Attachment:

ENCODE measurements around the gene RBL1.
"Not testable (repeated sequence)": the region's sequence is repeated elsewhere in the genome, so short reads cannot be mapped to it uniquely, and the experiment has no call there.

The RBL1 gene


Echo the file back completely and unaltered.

ENCODE measurements around the gene RBL1.
"Not testable (repeated sequence)": the region's sequence is repeated elsewhere in the genome, so short reads cannot be mapped to it uniquely, and the experiment has no call there.

The RBL1 gene